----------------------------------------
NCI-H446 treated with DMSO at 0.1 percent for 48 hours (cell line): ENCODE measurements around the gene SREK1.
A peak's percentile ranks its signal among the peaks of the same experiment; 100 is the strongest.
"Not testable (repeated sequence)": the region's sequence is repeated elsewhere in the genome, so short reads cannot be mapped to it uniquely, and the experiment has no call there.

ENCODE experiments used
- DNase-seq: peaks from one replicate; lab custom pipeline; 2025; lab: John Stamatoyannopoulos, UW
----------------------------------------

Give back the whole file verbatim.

NCI-H446 treated with DMSO at 0.1 percent for 48 hours (cell line): ENCODE measurements around the gene SREK1.
A peak's percentile ranks its signal among the peaks of the same experiment; 100 is the strongest.
"Not testable (repeated sequence)": the region's sequence is repeated elsewhere in the genome, so short reads cannot be mapped to it uniquely, and the experiment has no call there.

ENCODE experiments used
- DNase-seq: peaks from one replicate; lab custom pipeline; 2025; lab: John Stamatoyannopoulos, UW